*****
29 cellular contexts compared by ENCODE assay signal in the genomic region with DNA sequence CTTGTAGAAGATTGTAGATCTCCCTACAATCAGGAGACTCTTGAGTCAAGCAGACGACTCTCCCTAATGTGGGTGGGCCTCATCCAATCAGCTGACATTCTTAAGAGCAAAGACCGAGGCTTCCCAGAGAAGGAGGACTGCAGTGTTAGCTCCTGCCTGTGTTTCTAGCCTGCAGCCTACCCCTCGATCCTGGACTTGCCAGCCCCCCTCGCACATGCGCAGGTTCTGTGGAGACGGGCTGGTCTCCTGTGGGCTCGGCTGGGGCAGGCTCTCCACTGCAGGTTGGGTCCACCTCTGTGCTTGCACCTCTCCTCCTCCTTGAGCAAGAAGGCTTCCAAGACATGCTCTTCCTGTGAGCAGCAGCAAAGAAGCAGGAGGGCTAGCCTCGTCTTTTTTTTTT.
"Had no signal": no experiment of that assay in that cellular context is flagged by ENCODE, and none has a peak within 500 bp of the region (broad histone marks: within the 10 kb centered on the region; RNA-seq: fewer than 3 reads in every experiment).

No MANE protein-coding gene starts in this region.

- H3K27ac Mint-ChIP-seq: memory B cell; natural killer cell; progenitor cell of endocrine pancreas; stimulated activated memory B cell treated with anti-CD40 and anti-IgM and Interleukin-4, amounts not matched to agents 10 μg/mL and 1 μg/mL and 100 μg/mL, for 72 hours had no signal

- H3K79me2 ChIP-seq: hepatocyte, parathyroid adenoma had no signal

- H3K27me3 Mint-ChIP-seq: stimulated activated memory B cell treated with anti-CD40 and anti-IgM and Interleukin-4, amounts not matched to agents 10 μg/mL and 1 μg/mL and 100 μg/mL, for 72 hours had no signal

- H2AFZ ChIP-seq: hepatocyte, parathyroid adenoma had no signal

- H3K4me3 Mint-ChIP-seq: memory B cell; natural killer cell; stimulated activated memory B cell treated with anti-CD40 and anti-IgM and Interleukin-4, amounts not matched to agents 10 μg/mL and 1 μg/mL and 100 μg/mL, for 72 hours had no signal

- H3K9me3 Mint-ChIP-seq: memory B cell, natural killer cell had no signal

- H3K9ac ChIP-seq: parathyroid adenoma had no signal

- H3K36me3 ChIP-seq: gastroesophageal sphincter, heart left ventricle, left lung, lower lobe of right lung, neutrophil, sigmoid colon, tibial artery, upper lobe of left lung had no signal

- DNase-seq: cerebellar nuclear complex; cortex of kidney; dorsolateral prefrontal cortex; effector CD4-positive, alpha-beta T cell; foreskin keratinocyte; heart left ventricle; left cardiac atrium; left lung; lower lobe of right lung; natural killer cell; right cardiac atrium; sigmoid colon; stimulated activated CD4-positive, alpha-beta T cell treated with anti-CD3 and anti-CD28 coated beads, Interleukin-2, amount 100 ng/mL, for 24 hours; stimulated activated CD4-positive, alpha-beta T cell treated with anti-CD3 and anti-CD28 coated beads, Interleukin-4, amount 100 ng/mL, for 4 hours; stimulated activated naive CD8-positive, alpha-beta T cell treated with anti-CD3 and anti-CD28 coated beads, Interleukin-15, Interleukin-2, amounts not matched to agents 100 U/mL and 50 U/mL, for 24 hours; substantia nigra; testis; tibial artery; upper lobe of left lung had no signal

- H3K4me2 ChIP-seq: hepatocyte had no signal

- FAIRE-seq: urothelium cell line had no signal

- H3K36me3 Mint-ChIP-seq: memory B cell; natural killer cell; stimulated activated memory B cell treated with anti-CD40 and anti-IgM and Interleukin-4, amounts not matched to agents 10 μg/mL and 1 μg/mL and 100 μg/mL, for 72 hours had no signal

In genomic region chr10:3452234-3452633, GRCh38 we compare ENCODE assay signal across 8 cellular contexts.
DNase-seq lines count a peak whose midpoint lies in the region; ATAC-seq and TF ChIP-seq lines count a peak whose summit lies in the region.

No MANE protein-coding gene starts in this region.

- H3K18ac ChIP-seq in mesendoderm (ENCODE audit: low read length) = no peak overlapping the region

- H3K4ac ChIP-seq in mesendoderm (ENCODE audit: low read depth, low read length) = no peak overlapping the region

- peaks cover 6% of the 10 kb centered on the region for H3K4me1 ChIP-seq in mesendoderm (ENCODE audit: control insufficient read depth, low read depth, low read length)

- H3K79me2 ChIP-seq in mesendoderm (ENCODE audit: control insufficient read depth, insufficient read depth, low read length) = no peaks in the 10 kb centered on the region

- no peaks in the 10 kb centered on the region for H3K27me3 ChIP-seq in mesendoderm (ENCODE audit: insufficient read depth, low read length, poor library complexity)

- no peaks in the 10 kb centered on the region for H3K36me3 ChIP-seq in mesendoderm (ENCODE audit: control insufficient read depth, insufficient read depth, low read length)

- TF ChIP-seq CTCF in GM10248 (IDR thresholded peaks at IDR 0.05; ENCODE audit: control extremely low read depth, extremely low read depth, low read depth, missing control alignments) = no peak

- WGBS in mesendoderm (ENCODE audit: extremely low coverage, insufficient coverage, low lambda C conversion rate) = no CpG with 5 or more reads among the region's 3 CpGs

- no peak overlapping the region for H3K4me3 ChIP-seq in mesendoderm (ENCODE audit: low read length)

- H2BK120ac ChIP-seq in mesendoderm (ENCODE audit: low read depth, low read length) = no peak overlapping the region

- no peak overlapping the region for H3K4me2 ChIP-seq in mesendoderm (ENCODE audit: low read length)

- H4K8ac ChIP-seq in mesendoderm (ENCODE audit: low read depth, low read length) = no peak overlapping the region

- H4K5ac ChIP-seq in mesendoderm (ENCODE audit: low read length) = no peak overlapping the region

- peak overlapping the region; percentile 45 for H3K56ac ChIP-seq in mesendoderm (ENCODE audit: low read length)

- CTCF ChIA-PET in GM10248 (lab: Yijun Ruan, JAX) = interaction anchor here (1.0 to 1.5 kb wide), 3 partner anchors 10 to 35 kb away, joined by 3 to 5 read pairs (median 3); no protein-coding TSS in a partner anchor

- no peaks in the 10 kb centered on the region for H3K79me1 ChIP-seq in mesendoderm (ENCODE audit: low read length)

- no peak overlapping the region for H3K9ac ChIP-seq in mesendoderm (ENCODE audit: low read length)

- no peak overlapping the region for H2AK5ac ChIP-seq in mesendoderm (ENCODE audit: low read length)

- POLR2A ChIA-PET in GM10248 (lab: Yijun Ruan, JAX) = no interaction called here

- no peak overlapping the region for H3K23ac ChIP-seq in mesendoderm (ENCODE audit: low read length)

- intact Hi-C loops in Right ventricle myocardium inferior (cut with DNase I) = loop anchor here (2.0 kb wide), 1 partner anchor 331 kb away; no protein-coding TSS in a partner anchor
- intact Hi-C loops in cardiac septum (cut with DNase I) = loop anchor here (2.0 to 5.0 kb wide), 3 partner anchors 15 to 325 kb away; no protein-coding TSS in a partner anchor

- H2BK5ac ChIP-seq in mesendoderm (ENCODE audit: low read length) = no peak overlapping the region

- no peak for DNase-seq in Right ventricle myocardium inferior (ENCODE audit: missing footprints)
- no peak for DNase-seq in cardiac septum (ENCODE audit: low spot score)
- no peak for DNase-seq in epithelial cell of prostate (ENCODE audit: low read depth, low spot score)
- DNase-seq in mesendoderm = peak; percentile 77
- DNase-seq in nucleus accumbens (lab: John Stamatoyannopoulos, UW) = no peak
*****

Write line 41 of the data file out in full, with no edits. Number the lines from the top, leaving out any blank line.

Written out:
- H2BK5ac ChIP-seq in mesendoderm (ENCODE audit: low read length) = no peak overlapping the region